D-day for the quangos
By Ian Dunt
The face of British political life was fundamentally altered today with a radical overhaul of the country’s quangos.
Nine hundred bodies have found out if they are to be merged, scrapped or saved, as Francis Maude finally revealed their fate. The Cabinet Office website repeatedly crashed as thousands of workers tried to log in to find out what would happen to their job.
The publication of the list is the culmination of months of Tory work to streamline the British democratic system and drive down payments to the arms-length public bodies.
A public bodies bill is expected to be published shortly to implement many of the changes, the Cabinet Office announced today.
A total of 901 quangos were considered.
Of these, 192 will be scrapped, with their functions either being brought back into government, devolved to local government, moved out of government or abolished altogether.
These include the UK Film Council, the Audit Commission and the QCA.
A total of 118 quangos will be merged. The Competition Commission, for instance, will be merged with the Office of Fair Trading (OFT). Ofcom will be merged with Postcomm.
Another 171 will be “substantially reformed”.
Some 40 quangos are still “under consideration”, including the Student Loan Company and the central Office of Information.
A total of 380 quangos are being retained, including the BBC World Service, the British Council and Acas.
Mr Maude, Cabinet Office minister, is being accused of pursuing ideology above reason, as many of the bodies pointed out that they cost no public money and provide essential social functions.
The Human Fertilisation and Embryology Authority, for instance, costs just £2 million a year, is funded by users not taxpayers, and fulfils precise and important social functions, its advocates insist.
Mr Maude said the creation of so many quangos reflected a period of government history in which ministers were keen distance themselves of responsibility in key political areas.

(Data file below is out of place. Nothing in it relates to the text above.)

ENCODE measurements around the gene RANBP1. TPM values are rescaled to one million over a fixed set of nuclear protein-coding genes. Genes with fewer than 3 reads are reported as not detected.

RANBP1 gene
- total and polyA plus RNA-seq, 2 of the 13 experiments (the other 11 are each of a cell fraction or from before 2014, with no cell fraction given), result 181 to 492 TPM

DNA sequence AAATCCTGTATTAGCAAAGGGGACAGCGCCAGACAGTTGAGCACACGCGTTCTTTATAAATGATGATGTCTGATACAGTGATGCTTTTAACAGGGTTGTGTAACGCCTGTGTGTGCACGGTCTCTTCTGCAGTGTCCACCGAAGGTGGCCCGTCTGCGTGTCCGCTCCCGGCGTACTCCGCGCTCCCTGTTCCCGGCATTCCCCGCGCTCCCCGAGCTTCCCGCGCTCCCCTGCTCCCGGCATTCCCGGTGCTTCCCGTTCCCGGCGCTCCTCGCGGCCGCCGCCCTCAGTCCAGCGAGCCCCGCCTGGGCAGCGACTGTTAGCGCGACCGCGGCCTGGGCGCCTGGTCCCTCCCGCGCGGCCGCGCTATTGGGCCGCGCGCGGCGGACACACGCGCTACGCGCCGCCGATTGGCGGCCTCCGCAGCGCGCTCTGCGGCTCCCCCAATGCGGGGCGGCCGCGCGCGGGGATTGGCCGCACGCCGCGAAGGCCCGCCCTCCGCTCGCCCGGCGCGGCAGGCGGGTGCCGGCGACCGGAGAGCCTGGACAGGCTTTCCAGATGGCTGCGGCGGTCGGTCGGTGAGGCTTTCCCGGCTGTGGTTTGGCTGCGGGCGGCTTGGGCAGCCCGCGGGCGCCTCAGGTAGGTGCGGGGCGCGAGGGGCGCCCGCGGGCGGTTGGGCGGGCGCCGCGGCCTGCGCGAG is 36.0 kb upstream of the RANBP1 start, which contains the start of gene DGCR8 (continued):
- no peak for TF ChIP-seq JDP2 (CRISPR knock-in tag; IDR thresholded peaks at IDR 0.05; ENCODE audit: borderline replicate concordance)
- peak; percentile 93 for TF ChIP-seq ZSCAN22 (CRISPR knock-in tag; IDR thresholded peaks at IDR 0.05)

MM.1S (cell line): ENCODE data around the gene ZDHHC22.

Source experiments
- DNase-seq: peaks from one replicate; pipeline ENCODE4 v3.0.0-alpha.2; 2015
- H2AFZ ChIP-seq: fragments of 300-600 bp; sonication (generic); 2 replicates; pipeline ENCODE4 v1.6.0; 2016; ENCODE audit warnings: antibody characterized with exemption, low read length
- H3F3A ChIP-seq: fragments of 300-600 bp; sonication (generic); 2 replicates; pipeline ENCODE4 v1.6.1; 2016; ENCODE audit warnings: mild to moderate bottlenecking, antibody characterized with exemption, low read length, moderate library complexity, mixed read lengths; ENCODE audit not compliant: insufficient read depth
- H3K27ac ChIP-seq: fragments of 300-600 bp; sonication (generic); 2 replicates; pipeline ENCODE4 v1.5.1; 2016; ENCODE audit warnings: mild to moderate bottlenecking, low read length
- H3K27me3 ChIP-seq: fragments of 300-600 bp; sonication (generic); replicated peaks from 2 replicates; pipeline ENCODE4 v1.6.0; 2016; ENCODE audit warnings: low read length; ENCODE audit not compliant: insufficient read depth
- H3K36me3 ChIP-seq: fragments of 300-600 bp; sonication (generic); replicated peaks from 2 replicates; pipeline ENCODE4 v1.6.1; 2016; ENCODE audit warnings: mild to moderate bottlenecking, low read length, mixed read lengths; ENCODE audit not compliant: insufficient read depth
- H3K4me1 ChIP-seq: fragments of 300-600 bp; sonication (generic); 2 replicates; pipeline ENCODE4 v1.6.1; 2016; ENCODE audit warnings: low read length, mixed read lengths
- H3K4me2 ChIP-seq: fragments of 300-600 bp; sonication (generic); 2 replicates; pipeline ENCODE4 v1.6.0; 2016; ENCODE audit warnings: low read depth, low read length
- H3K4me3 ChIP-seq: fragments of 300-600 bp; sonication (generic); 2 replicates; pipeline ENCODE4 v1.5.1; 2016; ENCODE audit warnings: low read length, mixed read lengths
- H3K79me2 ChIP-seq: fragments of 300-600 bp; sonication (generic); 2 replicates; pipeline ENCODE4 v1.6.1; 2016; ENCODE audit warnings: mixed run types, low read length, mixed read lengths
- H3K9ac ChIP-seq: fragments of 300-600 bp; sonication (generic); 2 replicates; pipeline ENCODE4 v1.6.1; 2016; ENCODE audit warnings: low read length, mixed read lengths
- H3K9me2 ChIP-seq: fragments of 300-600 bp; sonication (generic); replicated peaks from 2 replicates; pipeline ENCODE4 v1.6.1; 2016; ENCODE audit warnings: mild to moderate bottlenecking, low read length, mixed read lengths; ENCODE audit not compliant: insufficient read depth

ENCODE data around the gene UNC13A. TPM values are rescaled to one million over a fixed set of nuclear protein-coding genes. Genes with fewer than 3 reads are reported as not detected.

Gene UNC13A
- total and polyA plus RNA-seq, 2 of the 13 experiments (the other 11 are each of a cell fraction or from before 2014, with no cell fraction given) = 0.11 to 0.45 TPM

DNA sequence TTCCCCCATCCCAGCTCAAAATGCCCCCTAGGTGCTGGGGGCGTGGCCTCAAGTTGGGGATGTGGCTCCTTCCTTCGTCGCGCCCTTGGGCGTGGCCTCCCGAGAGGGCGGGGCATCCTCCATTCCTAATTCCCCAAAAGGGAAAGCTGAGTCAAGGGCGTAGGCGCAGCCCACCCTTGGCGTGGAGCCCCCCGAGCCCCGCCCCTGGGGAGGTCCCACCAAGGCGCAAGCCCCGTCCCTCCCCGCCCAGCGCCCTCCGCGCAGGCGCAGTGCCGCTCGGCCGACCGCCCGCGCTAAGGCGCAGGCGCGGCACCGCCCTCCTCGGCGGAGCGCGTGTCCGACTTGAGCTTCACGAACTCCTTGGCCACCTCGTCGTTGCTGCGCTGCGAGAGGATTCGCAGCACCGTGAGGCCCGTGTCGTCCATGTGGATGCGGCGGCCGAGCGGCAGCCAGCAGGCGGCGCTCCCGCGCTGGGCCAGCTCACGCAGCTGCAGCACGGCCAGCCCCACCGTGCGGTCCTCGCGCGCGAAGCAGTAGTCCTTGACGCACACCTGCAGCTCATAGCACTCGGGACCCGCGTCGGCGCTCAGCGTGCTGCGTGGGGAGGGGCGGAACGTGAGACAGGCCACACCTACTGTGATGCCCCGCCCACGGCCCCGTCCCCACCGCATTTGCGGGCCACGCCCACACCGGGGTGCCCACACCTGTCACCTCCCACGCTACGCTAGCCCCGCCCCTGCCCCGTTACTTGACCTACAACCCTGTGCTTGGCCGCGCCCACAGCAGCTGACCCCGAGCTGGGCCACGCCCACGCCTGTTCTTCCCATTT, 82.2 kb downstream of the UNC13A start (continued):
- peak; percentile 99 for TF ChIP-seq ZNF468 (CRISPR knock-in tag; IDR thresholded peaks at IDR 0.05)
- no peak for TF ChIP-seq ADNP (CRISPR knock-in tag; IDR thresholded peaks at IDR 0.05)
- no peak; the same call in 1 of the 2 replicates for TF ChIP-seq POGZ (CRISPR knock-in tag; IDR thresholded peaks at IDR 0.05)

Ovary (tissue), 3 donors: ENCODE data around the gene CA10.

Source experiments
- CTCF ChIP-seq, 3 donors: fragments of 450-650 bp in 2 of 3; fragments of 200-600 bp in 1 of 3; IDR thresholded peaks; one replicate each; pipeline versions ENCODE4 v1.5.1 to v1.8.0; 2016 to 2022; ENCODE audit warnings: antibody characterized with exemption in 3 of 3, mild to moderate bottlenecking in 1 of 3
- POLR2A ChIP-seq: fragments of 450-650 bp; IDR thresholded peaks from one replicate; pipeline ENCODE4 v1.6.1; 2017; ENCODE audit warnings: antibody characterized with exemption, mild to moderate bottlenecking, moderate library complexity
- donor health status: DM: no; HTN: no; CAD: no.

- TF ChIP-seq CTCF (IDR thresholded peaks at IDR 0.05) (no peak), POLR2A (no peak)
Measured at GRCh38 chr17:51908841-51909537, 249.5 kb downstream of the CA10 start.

“People have been fed up with the old way of doing business, where the ministers they voted for could often avoid taking responsibility for difficult and tough decisions by creating or hiding behind one of these quangos,” he said.
“Today’s announcement means that many important and essential functions will be brought back into departments meaning the line of accountability will run right up to the very top where it always should have been.”
A handful of quangos will also be mutualised or privatised. Others will be merged with other bodies, while the scrapped bodies will have their functions transferred to other organisations.
The Citizens’ Advice Bureau, a charity which gives advice on benefit and employment rights, is expected to undertake the duties of Consumer Focus, an agency which claims to save millions more than it costs.
The Child Maintenance and Enforcement Commission, Renewable Fuels Agency and the Appointments Commission will be brought under direct ministerial control.
Others, such as the Design Council and the National Endowment for Science, Technology and the Arts (Nesta) are expected to become charities.
“Cutting these bodies will worsen public accountability and will have a huge impact regionally, economically and socially,” Mark Serwotka, general secretary of the Public and Commercial Services (PCS) union, said.
“Far from saving money, once the full impact of abolition is considered there will be substantial costs, including redundancies, relocation, retraining and recruitment. The coalition says cutting NDPBs [non-departmental public bodies] will increase public accountability; we believe it will worsen it.”
TUC general secretary Brendan Barber said: “Today’s quango cull is neither about efficiency or even saving money as ministers seem very vague about the finances, despite the job losses involved.
“Instead they want to reduce democratic accountability, get rid of bodies that stand up for ordinary people against Government or business excess, and centralise power in Whitehall.”
Labour suggested the Tories were spending more money than they saved by acting so hastily.
“Labour had a plan for steadily saving £0.5 billion by carefully closing 25% of quangos over the next few years,” Liam Byrne, shadow minister for the Cabinet Office, said.
“The Tories now need to tell us whether their desperation for headlines and faster cuts means the cost of closing quangos is actually bigger than the savings. And while they’re at it, they should tell us whether their manifesto commitment for 20 new quangos is now on ice.”
Bodies will be allowed to remain if they fulfil one of three criteria: firstly, to perform a technical function; secondly, because the issue requires political impartiality; or thirdly, because they need to act independently to establish facts.
“There are of course organisations that will remain, although it is unlikely that any will be completely unchanged,” Mr Maude added.
“This is because we recognise that some of these bodies do hugely important and essential work that has to be done at arm’s length from government, especially when political impartiality, independence or technical expertise is required.
The proposed public bodies bill will enable the proposals to be rapidly implemented, where statutory changes are required. Other legislation expected in this parliamentary session, such as the forthcoming education bill and localism bill, will enable some specific changes.
Staff themselves only found out about their future today, when the full list was made public. Thousands are expected to be made unemployed, while many others will be transferred to other Whitehall departments.